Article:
Injection Moulding is an extremely popular manufacturing process whereby primarily plastic products are mass-produced. Injection Moulding is used to mass-produce parts due to its high levels of accuracy, affordable unit costs and short lead times. The process of injection moulding involves molten polymer being injected into a mould with speed and precision, cooling quickly forming into the shape of the mould.
Many everyday objects are created using injection moulding or CNC machining – from handheld consumer objects to aerospace and medical equipment and machinery parts. Understanding the best type of material to use for your injection moulding project is essential.
Plastic injection moulding products are used every day by society in various industries. With up to 85,000 different polymers and finishes to select from, there are many options to consider, such as budget, design, product application, chemical composition and mechanical properties, to name a few.
Get It Made has comprised a list of the main factors to consider when considering which material to use for your plastic injection moulding project. By considering the whole composition of the plastic, design engineers and businesses can ensure the suitable material is used for their project.
Generally speaking, deciding on the suitable material to use for your injection moulding project can be determined by considering the following material properties:
Other considerations to bear in mind when deciding which material to injection mould include environmental conditions of the final product (including temperature, UV and flame resistance), aesthetic requirements and ergonomic requirements. All of these factors will need to be considered when selecting a plastic to injection mould, to ensure it is of the correct weight, flexibility and hardness to deal with the requirements of the end-user/end product.
Below, we will take a deeper look into the four properties of popular injection moulding plastics, how these are determined, and examples of suitable plastics.
Material's hardness is categorised by its resistance to pressure and indentation. An indenting device is used to measure ‘Shore’ hardness, of which there are two categories, type A and type D. Shore A refers to softer plastics whilst Shore D refers to harder plastics, with each category having a scale from 0 to 100 to further measure the hardness of the material in question.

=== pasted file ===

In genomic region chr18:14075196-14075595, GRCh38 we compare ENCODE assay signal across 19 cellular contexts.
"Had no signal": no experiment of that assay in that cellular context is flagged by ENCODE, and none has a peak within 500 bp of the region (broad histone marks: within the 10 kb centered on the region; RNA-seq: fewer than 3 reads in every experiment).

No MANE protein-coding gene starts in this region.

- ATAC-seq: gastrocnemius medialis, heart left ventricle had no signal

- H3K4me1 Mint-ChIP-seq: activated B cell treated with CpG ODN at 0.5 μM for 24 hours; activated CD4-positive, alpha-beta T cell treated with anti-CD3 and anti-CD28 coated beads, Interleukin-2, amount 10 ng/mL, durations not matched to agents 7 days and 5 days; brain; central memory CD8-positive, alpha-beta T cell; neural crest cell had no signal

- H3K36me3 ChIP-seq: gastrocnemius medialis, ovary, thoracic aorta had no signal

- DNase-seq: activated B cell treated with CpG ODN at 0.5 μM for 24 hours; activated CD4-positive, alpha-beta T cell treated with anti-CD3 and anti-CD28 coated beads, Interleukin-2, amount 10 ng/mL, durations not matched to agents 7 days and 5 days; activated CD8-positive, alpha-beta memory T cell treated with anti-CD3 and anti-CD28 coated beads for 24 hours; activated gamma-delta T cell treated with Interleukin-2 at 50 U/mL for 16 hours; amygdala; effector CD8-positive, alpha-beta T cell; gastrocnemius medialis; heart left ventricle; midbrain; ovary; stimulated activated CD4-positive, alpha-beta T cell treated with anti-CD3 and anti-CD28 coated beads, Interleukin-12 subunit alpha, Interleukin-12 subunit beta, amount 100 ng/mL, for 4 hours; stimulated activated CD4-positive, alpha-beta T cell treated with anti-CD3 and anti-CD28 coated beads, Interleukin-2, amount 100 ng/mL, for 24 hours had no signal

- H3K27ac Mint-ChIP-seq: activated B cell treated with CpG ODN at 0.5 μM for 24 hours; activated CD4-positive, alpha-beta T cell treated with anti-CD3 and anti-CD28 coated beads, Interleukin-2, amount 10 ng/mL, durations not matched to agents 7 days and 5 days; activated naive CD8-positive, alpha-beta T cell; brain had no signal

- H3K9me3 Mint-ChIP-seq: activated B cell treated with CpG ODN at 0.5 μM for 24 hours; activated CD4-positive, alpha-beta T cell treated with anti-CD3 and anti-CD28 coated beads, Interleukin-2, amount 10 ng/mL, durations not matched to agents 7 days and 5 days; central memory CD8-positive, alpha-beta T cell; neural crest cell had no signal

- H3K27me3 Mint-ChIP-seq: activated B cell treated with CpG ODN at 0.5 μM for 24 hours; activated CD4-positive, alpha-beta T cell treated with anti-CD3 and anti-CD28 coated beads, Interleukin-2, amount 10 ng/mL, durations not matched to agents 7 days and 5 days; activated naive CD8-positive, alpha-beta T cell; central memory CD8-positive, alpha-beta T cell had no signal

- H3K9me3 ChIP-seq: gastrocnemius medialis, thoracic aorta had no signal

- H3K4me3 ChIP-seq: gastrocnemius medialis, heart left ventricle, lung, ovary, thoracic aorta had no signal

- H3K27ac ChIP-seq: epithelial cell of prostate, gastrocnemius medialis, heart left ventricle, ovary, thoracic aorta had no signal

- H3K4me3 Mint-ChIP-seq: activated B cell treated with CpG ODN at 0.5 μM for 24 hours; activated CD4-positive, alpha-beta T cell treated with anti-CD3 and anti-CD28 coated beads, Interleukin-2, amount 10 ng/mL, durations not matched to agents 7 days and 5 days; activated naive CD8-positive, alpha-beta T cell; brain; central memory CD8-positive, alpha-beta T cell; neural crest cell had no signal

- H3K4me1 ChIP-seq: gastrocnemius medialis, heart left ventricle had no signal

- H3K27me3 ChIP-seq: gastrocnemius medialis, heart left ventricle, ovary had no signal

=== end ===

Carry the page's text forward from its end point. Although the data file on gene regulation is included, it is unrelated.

Did you know: The Shore hardness is derived from Albert Shore, who developed the durometer scale to measure material hardness.
Flexibility / Stiffness
Material flexibility is another crucial factor to consider. There is a common misconception that all soft materials are flexible and that all hard materials are stiff. However, there is a difference between softness and flexibility when it comes to materials used in mass production. A material’s flexibility refers to its ability to bend under stress without breaking easily.
Cost is a significant factor in determining which material to use for your injection moulding project. It is a crucial decision to make, as it also requires consideration of the product application. Sometimes cheaper options lead to costly failures further down the line, whereas choosing a more expensive material upfront can prove worthwhile in the long run.
Weight is the fourth and final consideration when choosing an injection moulding material. This is because the density of the polymer will determine not only the weight of the moulded part, but also the weight of the end product. Often injected moulded parts are used in lightweight consumer products, and weight can be a determining factor.
What materials can be Injection Moulded?
Below, we look at some of the more popular plastics commonly used in injection moulding.
ABS - Acrylonitrile Butadiene Styrene
ABS is tough and impact-resistant plastic. Because of this, it is widely used across several industries. It is suitable for handheld consumer devices with good resistance to acids and high dimensional stability, such as remote controls, phones, computers, and cosmetic parts. ABS also offers low shrinkage qualities, making it a popular choice for everyday products.
When it comes to finishing quality, ABS products can occasionally have sink marks, which can be eradicated if the material is blended with PC.
PC - Polycarbonate